Bitter Bite(Elemental Assassin #14)(68) by Jennifer Estep
I stared out over the blood, bodies, and destruction, turning things over and over in my mind. The longer I studied the scene, the more cold worry pooled in the pit of my stomach. Deirdre wasn’t done yet. She hadn’t gone to all this trouble for an unsuccessful heist. And why worm her way back into Finn’s life if she’d been planning to hit the museum all along? He didn’t have any real connection to the museum. From what I could tell, Finn hadn’t been anywhere near Briartop when the robbery attempt had gone down. Bria would have told me if he’d been here.
While I was waiting for Bria and Xavier to finish their conversation with the other cop, I took off my black gloves, pulled out my phone, and called Finn again, but he still didn’t answer. Another brick of worry piled onto the growing stack in my stomach.
Something was wrong.
Bria left Xavier and the other cop and walked back over to me.
“Sorry that took so long,” she said. “Debbie was telling us that the security company has transported the jewelry to the secondary location.”
“Secondary location? Why didn’t you guys just leave it here and stick it in the museum’s vault?”
Bria shrugged. “Since Clementine Barker managed to crack the museum vault back during the summer, the company insuring the exhibit insisted on it. That in case of a robbery attempt, all the jewelry would immediately be taken to a more secure location for safekeeping. At least until everything could be reassessed and the museum and exhibit reopened. They briefed Xavier, me, and all the detectives on it several times and even did a couple of dry runs.”
And just like that, everything made sense.
Deirdre coming back to Ashland, cozying up to Finn, putting the jewelry exhibit together. Part of me marveled at her plan. It was far more clever, devious, and intricate than I’d expected. Fletcher had been right all along. Deirdre Shaw was definitely one of the most dangerous people I’d ever met. Even worse, she’d been absolutely right when she’d mocked me about not seeing the big picture until it was too late.
An icy fist of dread clenched tightly around my heart. “Where’s the secondary location? Where did they take the jewelry?” I already knew the answer, but I needed her to confirm it.
“First Trust bank. It’s one of the most secure facilities in Ashland.” She frowned. “Why do you care so much about where the jewelry went—”
Bria’s eyes widened, and her face paled.
“That’s Finn’s bank.”
“That’s Finn’s bank,” Bria whispered again, her mind stuck on that one terrible, horrifying fact.
I nodded, my mouth set into a grim slash. This had been Deirdre’s master plan all along. Santos must have told her that there was no way to heist the jewelry from Briartop, that there were too many guards and too many cops at the museum. So the two of them had sent those men in to die, all with the ulterior motive of getting the jewelry moved somewhere else—somewhere better.
Fletcher had a saying: Why steal one million when you could steal two? In this case, why just rob the museum when First Trust was a veritable treasure trove of jewelry, cash, and other valuables? But Deirdre had needed an inside man at the bank to make her plan work. Someone high up on the food chain. Someone above suspicion. Someone to squire her around and give her tours and let her into the basement vault so that she could memorize the security setups and pass all that info on to Santos.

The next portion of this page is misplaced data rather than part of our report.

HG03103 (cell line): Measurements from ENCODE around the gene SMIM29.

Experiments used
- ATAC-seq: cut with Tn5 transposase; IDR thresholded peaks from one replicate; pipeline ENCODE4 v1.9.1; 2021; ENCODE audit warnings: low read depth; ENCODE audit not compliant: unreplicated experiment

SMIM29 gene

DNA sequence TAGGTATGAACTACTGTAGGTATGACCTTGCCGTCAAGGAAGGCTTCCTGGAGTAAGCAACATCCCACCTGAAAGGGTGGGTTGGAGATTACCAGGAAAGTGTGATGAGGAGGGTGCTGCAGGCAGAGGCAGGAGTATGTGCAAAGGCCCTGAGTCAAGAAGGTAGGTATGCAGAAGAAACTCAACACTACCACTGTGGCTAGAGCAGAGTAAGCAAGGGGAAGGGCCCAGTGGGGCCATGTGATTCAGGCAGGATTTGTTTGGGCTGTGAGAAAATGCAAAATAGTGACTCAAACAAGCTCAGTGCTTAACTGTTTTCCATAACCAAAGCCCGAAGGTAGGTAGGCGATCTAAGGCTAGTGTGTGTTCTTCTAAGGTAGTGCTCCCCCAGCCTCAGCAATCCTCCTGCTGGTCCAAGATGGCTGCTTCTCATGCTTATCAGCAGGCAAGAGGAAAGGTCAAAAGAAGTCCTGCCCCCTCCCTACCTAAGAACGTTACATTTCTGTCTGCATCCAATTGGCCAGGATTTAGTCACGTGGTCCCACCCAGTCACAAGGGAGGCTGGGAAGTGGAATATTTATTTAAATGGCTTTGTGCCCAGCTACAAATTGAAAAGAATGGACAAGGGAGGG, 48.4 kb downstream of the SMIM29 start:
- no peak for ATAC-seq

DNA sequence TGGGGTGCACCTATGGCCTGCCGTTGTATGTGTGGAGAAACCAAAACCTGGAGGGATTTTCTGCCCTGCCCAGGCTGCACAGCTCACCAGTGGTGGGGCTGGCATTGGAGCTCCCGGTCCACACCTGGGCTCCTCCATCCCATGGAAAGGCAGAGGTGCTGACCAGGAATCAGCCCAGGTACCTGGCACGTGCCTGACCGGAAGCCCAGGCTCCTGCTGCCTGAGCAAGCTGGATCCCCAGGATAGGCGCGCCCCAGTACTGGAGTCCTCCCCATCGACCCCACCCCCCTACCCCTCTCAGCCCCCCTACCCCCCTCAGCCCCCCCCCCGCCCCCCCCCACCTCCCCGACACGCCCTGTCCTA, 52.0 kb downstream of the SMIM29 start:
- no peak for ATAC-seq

Finn was that inside man. He just didn’t realize it.
Bria stared at me, putting Deirdre’s plan together the same way I had. With one thought, we both bolted out of the rotunda.
Xavier had left to check on something elsewhere in the museum, and I didn’t see him among the throngs of cops and guards Bria and I darted past. There was no time to track down the giant and tell him what was going on. Every minute, every second, counted now.
Even though Finn might already be dead.
That icy fist squeezed my heart again, but I forced myself to push the thought away. Finn wasn’t dead. He couldn’t be.
He just couldn’t be.
Right before Bria and I reached the front doors of the museum, I grabbed her arm and forced her to slow down to a fast walk.
“Easy,” I murmured. “We don’t want to attract any unwanted attention. We need to get out of here as quietly as possible.”
Bria didn’t like it, but she nodded and matched her pace to mine. We skirted around more clusters of cops, and she stabbed her finger to the right toward the parking lots.
“This way,” she said. “My car’s this way.”
“Right behind you.”
Still keeping to our fast walk, both of us weaved around the other cops and then ducked under the yellow crime-scene tape that had been strung up around the museum perimeter.
Bria broke free of the crowd, her strides getting shorter and quicker until she was almost running again. She couldn’t help herself, and neither could I. The two of us darted around patrol cars with flashing lights and raced over to her sedan. We jumped in, and she cranked the engine and zoomed out of the parking lot. I grabbed my phone and tried Finn again.
“How long ago did the security company arrive at the bank with the jewelry?” I asked.
“The armored truck had just pulled up to the bank when I told you,” Bria said, glancing at the dashboard clock. “Ten twenty-three now. So maybe five minutes ago?”
I cursed. Santos and his crew had probably already taken down the armored-truck guards, along with those at the bank. The heist was in full swing now.
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